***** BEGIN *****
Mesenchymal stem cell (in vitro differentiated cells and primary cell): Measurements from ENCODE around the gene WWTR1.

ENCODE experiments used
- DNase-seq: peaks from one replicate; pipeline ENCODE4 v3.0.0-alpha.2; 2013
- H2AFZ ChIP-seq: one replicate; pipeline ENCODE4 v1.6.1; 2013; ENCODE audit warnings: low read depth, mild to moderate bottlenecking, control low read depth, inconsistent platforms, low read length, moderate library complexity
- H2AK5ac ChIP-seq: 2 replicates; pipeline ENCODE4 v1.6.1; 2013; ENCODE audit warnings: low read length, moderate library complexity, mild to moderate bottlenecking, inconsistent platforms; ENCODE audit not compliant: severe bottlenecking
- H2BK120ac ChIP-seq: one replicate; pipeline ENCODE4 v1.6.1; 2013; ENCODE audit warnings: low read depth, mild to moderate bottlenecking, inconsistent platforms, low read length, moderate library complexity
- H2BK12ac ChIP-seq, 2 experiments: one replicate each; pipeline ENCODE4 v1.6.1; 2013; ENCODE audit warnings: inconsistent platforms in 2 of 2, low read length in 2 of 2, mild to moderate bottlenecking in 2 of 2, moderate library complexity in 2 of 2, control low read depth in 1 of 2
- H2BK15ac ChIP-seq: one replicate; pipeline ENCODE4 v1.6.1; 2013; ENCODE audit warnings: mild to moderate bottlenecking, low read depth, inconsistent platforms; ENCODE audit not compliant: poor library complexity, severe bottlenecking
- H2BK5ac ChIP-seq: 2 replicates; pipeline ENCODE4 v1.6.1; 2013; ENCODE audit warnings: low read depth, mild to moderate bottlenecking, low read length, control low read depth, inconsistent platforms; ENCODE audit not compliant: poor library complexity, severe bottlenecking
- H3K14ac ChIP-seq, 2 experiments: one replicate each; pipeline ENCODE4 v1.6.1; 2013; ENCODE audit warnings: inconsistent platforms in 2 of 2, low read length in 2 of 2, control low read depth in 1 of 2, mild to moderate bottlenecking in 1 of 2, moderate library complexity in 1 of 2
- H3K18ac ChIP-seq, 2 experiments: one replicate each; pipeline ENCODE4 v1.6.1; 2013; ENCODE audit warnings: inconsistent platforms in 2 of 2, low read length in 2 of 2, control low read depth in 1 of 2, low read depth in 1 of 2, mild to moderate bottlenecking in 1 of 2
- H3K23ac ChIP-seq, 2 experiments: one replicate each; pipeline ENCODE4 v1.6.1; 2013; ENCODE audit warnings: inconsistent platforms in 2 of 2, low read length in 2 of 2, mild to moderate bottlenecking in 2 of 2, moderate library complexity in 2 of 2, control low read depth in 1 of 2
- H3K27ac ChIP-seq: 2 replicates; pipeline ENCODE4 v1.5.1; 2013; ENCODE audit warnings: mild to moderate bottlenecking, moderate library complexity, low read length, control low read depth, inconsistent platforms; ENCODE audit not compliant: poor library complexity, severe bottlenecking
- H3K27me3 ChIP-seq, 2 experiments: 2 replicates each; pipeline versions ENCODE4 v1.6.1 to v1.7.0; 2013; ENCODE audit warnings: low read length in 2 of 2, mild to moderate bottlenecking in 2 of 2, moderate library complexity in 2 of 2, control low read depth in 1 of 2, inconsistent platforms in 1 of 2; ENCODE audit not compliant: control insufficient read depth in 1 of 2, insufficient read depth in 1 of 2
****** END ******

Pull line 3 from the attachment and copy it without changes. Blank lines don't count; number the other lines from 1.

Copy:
- DNase-seq: peaks from one replicate; pipeline ENCODE4 v3.0.0-alpha.2; 2013